CDMA was a controversial technology, going against the GSMA's (Global System for Mobile Association) widely adopted TDMA standard, known as UMTS (Universal Mobile Telecommunications Standard.) Up until 3G there were two main communication standards for sanding data over radio networks:
- circuit switching: this standard relied on creating a dedicated 'circuit' on the home carrier or cross-network which is fundamentally dependant on the capacity and handover capability of reachable cell towers.
- packet switching (GPRS /General Packet Radio Switching) this was a revolutionary technology in itself because for the first time it allowed users to send packets of data from voice / music / video / SMS / MMS / Machine to Machine on one data call which instead of requiring a dedicated circuit, would concatenate the rich media files into tiny packets routed simultaneously from router to router across the internet and are then decoded and reassembled into the original file that was sent.
The network you send files over uses fixed-length packets of 1,024 bits (1 kilobit). The header of each packet is 96 bits long (this is essential to the successful delivery as every packet has the same destination IP address) and the trailer is 32 bits long (the information on the assembly order of the packet), leaving 896 bits for the payload (the file or message itself).
Both standards operated on the decades the TCP / IP protocol, (Transmission Control Protocol / Internet Protocol) invented in the 1974, coinciding with Bob Metcalfe's invention of ethernet, was an extremely reliable way communicating across the low bandwidth analogue radio networks of the time whether through fixed networks or analogue radio waves.
It worked by sending data such as email in evenly spaced packets divided into octets and scattered across the network with 'best to host' connectivity and error checking to ensure all packets arrived and were correctly re-assembled.
It was an elegantly simple but robust solution for sending data of any type across networks and became adopted as part of the protocol stack we use on mobile and fixed networks today.
Many of the principles that enabled mobile technology have been applied to digital marketing and branding through the use of algorithms, tracking and analytics, designed to find your customer in the right place at the right time wherever they are online.
You start by serving your target audience an algorithmically designed ad at the right time and in context by programmatically buying impressions or viewable minutes or video at the optimum CPM (cost per thousand or 'cost per mille') creating a real time feedback loop to gain learnings, optimise and scale on the fly.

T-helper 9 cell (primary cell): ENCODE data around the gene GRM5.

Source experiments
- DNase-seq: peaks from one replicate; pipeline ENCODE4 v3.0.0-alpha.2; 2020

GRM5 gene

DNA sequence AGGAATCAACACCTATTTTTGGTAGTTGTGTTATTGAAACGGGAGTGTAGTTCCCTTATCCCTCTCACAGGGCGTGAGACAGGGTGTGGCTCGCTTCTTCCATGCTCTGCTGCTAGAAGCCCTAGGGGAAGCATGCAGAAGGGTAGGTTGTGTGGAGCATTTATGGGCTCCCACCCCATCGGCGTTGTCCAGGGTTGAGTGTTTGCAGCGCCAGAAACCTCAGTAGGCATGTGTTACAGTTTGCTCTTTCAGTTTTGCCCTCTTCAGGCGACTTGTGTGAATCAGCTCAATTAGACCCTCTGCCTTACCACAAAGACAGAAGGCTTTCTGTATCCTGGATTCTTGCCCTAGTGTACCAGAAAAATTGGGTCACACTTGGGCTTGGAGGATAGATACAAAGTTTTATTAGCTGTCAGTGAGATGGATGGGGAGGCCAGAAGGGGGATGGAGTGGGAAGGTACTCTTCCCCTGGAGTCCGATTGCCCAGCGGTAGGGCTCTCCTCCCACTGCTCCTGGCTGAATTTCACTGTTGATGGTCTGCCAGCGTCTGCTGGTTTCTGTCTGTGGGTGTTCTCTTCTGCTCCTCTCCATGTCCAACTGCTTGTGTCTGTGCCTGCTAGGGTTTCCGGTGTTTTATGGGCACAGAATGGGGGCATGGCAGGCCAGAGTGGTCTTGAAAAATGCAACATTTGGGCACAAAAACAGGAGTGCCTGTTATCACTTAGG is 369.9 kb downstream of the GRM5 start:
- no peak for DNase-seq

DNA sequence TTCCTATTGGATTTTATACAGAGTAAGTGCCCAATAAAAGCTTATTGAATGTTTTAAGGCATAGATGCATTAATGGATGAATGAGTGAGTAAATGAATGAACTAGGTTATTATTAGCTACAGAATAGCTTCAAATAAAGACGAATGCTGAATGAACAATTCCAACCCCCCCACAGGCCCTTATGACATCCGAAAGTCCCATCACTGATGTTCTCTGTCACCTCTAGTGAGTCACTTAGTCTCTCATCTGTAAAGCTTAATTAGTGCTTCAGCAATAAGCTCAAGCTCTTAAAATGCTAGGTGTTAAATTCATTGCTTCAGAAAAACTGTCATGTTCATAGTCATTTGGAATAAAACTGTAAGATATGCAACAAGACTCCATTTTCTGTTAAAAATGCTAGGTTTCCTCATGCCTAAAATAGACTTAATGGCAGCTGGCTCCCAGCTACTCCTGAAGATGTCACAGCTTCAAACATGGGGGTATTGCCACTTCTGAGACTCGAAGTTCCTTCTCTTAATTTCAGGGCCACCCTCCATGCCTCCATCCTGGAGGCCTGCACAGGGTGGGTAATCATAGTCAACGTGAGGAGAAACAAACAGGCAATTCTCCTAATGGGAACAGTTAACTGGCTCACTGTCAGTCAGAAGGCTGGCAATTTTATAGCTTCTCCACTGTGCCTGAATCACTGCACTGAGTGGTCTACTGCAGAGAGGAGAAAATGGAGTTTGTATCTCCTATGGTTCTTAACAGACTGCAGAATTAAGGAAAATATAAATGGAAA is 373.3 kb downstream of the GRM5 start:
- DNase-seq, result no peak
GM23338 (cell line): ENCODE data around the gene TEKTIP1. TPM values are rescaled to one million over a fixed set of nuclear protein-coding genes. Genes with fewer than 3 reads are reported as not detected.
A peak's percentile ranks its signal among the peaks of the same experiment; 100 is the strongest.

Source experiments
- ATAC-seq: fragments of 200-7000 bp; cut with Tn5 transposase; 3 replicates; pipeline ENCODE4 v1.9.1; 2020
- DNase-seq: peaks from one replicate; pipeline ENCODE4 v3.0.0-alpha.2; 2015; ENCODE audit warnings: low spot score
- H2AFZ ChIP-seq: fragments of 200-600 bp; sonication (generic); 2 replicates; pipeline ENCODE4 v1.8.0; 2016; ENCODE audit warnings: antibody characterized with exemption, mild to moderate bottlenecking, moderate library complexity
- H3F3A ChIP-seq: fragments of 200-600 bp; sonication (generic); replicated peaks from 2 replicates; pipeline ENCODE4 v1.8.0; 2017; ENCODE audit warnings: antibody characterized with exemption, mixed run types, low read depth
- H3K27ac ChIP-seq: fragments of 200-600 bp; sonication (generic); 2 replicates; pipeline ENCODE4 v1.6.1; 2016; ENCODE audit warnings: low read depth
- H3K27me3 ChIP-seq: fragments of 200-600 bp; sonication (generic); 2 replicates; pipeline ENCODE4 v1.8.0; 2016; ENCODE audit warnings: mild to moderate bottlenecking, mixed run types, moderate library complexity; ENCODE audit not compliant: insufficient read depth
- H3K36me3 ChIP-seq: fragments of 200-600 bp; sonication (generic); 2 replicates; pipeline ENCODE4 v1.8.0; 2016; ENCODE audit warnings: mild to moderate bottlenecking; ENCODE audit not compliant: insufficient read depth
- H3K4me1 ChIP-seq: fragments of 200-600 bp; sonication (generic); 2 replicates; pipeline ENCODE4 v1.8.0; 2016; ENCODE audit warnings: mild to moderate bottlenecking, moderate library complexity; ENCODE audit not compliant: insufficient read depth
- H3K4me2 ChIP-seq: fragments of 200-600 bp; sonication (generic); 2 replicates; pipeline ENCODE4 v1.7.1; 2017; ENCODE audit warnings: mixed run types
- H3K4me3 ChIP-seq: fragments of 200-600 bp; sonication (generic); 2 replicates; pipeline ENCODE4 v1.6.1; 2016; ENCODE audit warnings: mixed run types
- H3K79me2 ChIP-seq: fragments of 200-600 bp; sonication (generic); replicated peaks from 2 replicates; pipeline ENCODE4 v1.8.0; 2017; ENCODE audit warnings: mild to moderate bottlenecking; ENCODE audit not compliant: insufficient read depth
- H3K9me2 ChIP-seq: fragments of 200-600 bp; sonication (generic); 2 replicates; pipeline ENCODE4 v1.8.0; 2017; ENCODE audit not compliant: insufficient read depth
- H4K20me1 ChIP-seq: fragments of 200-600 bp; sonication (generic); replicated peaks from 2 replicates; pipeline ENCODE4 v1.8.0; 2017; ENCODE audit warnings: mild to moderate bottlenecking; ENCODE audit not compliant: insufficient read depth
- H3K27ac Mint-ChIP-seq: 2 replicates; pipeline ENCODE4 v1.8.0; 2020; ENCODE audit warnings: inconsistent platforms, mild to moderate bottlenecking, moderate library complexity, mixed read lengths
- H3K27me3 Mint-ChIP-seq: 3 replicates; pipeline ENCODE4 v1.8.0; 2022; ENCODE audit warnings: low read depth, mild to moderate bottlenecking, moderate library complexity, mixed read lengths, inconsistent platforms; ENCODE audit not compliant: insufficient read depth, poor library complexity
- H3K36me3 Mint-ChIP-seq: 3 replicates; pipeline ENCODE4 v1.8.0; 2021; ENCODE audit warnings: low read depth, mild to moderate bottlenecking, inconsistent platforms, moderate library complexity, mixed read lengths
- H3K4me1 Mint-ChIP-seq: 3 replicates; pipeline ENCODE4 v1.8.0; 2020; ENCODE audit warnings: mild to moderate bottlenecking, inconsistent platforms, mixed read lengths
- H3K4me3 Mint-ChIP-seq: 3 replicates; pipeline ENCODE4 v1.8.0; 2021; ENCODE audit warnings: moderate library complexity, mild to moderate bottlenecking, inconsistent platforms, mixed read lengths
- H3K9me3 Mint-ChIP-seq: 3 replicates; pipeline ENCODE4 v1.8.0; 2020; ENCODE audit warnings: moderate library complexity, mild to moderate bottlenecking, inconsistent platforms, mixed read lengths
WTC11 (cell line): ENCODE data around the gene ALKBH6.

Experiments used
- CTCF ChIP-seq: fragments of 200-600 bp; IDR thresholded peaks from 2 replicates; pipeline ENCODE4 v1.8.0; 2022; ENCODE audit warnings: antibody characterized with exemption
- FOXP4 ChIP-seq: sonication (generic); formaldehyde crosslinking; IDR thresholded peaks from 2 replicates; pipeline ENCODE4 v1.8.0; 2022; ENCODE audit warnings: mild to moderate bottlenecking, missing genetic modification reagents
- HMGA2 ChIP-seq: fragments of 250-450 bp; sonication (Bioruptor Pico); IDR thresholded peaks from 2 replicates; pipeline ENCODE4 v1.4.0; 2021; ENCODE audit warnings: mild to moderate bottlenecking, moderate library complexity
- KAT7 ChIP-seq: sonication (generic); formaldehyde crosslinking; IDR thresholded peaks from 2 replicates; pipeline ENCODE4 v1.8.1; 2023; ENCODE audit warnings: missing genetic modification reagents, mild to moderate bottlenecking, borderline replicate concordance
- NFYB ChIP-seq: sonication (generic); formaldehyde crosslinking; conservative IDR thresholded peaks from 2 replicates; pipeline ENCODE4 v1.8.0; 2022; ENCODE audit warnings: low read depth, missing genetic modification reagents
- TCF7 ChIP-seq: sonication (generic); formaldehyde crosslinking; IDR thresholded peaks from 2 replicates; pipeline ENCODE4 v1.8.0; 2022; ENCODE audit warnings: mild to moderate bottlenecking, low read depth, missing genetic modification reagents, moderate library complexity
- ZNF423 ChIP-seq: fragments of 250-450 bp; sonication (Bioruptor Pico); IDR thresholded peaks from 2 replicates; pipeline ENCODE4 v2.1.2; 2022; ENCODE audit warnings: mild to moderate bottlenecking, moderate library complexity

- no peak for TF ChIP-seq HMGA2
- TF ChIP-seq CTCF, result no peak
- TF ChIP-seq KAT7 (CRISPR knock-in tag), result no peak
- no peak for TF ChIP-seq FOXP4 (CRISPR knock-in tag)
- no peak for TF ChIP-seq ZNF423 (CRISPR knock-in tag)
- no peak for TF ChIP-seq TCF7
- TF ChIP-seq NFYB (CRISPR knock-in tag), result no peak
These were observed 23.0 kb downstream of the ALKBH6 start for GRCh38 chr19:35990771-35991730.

Ironically the foundation principles of Analogue technology mirror that of digital marketing processes, with it's 'signal to noise' servo mechanism ensuring the message is heard, capturing feedback in the form of impressions, clicks, sign-ups and purchases.
Many of the world's best marketers and entrepreneurs share the same motto: "Fail fast, learn often."
This means to get to where your brand or company needs to be you need to continually refine the UI and UX continually to ensure potential leads are 'experiencing' your brand, and subscribing as a warm lead through our performance driven design, that is centred around your target demographic and geographic area.
A website is not a static thing with a blog attached. it's an intimate customer experience created through learning about your audience with 3rd party data points.
Once built you can use Google Analytics and a favourite analytics program that anyone in a boardroom can understand called Crazy Egg. this application requires 5 lines of code in the header metadata and like the famous Arnie movie Predator, shows an 'infrared' heat map which goes from deep blue for minimal engagement on a single website element, (like a CTA button) to a hot glowing red for the highest point of engagement,
Google Analytics is basically an Analogue of Crazy Egg, so whether you're a number cruncher or more visual a combination of both tracking applications is recommended due to it's ability to speak to non-technical executives and board members for an agile marketing approach and optimisation along each stage of your digital sales funnel.